“It is difficult when you are a young player whose life has been aimed at being a professional footballer and, when it doesn’t work out, it is hard to come to terms with.

“You end up in what we all would call ‘normal’ jobs, grafting away, and, certainly in my early twenties, I really struggled.

“It does affect your mental health, and even now I have good days and bad days, but it is all about the experience and learning that you can get through it by talking to people and getting support.”

Spray did actually give it one more go to try and return to the professional ranks just over three years ago, pushing himself to reach a good level of fitness to see if he could impress a club in the Conference or League Two.

Only then, for the pandemic to arrive, lower league and non-league football to shut down, and, in Spray’s words, “it took the wind completely out of my sails”.

Now aged 30, he and partner Hollie have a young daughter Ariya with a son now due to arrive in November, and so, continuing to play football where any injury could end up affecting his livelihood, is a risk which Spray is understandably unwilling to take.

“My primary focus now is to provide for my family,” he says.

And when it comes to that livelihood, Spray has managed to utilise many of the experiences – good and bad – of his time in football and beyond, in his new vocation.

Living in Dudley, he now works within the care sector, supporting young people in a residential home and trying to help them through various complex issues which have turned their lives into a difficult and emotional challenge.

“It may be different issues to what I have been through, but I think my experiences can help the young people, as I feel I am relatable and can understand their situations,” Spray explains.

“For me now, to be able to help anyone on their journey in life, even just a few per cent, makes it all worthwhile and is very rewarding.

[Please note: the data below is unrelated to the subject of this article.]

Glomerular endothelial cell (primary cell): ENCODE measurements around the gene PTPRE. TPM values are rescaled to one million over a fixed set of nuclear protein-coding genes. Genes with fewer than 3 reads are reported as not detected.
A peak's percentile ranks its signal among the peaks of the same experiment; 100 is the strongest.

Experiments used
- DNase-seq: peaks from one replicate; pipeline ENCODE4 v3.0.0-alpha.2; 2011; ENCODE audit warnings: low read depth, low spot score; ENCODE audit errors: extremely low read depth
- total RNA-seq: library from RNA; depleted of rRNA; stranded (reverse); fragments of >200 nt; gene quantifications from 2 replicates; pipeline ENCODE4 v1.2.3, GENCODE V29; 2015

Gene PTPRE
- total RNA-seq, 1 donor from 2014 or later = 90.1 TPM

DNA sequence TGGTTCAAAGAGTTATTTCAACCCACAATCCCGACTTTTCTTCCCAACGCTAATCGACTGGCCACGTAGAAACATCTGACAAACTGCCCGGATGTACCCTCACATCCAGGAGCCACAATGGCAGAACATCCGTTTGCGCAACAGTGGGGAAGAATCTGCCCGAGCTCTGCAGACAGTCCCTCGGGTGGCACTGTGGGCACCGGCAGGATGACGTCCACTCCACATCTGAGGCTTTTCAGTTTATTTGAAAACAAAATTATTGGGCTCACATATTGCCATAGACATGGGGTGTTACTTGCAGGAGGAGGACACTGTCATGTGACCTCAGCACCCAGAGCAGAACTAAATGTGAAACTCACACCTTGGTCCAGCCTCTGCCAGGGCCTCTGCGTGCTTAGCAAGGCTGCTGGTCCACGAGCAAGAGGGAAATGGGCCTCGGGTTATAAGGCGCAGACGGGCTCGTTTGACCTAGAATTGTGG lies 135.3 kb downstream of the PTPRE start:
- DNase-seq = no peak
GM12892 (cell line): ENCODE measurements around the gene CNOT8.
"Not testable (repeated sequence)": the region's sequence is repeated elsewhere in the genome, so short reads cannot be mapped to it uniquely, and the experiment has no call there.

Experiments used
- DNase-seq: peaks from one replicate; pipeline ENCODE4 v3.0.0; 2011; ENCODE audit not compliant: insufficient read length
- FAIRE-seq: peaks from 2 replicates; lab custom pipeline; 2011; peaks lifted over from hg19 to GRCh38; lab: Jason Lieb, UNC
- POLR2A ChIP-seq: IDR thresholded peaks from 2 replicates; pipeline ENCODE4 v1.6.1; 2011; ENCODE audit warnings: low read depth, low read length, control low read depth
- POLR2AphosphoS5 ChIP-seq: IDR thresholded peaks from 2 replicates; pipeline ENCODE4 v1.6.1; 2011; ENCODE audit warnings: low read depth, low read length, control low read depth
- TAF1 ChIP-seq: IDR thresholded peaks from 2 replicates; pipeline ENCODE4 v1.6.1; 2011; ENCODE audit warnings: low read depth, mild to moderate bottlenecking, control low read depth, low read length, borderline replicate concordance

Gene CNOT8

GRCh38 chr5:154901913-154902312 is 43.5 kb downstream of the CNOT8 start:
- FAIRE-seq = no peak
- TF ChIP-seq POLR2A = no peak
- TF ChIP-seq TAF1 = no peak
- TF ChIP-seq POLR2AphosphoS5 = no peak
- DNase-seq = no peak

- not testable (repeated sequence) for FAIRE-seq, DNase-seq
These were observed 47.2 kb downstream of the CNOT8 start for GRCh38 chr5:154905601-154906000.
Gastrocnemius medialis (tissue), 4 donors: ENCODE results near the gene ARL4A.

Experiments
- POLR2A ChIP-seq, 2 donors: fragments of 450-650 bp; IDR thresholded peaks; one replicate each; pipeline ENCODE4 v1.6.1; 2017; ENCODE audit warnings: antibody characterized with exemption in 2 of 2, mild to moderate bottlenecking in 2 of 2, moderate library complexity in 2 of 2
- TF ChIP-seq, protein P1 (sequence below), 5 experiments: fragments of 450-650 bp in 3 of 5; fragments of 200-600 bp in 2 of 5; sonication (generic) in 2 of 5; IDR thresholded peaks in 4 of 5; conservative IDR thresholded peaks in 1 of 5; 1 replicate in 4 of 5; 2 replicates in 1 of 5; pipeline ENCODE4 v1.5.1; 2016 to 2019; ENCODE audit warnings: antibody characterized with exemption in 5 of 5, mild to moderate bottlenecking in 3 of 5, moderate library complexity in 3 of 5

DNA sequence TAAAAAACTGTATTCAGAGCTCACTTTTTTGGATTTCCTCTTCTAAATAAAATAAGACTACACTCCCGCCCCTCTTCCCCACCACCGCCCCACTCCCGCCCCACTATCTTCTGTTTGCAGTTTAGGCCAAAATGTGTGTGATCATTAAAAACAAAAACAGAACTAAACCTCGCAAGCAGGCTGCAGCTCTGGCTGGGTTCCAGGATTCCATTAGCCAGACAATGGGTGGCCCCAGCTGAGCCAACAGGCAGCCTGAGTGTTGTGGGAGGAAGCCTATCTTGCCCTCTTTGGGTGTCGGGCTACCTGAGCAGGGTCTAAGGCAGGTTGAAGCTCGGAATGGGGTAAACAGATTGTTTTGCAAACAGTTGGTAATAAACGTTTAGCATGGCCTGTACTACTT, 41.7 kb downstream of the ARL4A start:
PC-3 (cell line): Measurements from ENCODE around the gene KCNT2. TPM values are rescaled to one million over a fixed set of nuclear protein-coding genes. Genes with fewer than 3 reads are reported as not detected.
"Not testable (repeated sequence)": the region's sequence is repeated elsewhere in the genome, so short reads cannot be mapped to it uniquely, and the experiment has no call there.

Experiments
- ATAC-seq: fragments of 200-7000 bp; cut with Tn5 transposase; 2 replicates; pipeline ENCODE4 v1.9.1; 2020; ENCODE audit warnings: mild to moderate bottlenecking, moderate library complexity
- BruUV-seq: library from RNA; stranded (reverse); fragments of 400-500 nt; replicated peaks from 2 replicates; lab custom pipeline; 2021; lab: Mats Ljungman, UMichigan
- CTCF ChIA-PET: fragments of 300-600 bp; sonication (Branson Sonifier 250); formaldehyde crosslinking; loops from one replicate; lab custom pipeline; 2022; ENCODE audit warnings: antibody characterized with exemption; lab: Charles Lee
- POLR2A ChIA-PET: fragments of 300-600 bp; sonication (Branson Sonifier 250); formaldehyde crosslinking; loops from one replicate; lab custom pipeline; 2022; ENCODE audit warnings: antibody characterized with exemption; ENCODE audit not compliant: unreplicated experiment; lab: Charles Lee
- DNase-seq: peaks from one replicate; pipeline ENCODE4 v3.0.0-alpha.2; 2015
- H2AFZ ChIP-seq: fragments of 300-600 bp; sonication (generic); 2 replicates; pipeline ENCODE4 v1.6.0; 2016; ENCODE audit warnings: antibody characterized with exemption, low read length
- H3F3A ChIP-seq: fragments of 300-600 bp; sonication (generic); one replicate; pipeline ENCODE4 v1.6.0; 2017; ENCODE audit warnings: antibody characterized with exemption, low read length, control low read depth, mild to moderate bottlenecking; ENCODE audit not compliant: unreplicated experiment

“I feel I have good empathy with the young people, and trying to help them comes naturally – it’s a role which I have really taken to.

“We are always striving for positive outcomes for the young people, and if we can help them gain more confidence, develop through education and set themselves goals, then that can really help them move in the right direction.

“I have had my own problems and originally struggled with not making it in football, but now I am comfortable with it all, and feel like all the experiences I have had in life have turned me into the man I am now.

“I have grown and learned to accept it, and I wouldn’t change anything – it’s all part of the package!

“Now I look back and the feelings are only pride, and there are no regrets with anything that has happened.”

Spray is a boyhood Aston Villa fan, and cites the current team as ‘the best I have seen at Villa in my lifetime’.

But in his eyes, local rivalries extend only to Birmingham City, as he retains huge affection for Wolves and is still in touch with many former team-mates, particularly Gorman, with whom he shared lodgings with and who recently visited for the gender reveal of the impending new arrival.

“Wolves will always have a place for me, because I spent so many years there and got opportunities there that I am really thankful for,” he admits.

“Yes, I still want Villa to win when the two teams play, but Wolves is a really good club and I like to see them doing well.”

What then might he say to Fraser, were he to be given the chance?  How best could a young striker who has initially followed in his footsteps try and go on and make a career?

“If I it was me now, I would just say to keep working,” is Spray’s response.

“There can be an aspect of making your debut and getting a bit carried away and thinking you’ve made it, but while it’s a big step, it’s also only a little step in that you hope it is just the beginning.

“I’d say it’s about pushing on, keeping your head down and working hard and listening to advice.

“Hopefully he can go on from here and do really good things within the game.”

For Spray, life didn’t move in the direction he would have liked after his moment in the Molineux sun, but that is certainly nothing to be bitter about or to be ashamed of.

It was just part of his overall story so far, and in facing up to his issues, and using his experiences as a positive, he is now offering other young people the prospect of enjoying a brighter and more fulfilling future.